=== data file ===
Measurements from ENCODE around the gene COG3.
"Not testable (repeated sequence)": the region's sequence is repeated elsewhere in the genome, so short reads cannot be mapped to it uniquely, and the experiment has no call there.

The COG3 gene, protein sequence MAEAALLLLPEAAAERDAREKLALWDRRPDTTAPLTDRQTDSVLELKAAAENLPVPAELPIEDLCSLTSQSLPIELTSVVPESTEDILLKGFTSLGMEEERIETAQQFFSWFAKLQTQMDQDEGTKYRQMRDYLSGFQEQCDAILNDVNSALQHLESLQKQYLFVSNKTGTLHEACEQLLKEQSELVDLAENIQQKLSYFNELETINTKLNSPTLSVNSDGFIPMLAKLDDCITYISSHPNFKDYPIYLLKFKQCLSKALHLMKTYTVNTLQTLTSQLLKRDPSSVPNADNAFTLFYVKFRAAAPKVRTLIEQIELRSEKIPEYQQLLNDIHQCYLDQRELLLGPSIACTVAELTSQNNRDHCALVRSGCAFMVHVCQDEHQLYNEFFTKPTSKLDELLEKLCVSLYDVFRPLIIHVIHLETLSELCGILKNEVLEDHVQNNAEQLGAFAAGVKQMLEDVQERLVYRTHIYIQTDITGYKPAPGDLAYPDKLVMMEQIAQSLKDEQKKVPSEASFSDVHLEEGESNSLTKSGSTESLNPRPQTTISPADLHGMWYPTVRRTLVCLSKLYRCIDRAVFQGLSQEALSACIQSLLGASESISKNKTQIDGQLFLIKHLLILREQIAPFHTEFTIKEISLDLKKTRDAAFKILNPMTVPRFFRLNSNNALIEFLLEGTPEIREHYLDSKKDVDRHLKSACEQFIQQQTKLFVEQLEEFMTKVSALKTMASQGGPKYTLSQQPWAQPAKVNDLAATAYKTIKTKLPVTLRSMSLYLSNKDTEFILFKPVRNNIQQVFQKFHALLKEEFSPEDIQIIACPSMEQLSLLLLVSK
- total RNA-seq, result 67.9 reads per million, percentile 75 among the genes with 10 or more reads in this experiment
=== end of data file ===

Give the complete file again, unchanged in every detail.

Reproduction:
Measurements from ENCODE around the gene COG3.
"Not testable (repeated sequence)": the region's sequence is repeated elsewhere in the genome, so short reads cannot be mapped to it uniquely, and the experiment has no call there.

The COG3 gene, protein sequence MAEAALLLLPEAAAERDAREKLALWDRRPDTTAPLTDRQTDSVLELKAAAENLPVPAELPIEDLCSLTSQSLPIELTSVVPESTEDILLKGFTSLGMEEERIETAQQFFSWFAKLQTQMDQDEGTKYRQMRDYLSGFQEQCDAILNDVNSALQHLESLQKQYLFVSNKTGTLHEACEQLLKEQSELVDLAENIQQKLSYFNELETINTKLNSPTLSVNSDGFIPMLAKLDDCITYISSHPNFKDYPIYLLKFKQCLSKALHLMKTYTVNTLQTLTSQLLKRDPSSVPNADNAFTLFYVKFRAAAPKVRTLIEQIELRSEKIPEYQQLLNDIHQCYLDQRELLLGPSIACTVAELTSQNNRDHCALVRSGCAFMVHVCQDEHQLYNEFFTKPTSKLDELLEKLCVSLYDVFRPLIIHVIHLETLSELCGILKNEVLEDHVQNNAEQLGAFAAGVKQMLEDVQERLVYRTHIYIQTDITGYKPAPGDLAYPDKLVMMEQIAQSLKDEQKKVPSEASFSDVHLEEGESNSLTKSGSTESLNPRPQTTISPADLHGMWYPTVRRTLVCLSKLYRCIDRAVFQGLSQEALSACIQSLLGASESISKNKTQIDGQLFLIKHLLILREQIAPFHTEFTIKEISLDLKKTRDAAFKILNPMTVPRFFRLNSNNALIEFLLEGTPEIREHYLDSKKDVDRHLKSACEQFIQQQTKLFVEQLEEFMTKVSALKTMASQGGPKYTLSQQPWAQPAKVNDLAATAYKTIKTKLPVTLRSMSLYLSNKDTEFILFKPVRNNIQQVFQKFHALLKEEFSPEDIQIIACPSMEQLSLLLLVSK
- total RNA-seq, result 67.9 reads per million, percentile 75 among the genes with 10 or more reads in this experiment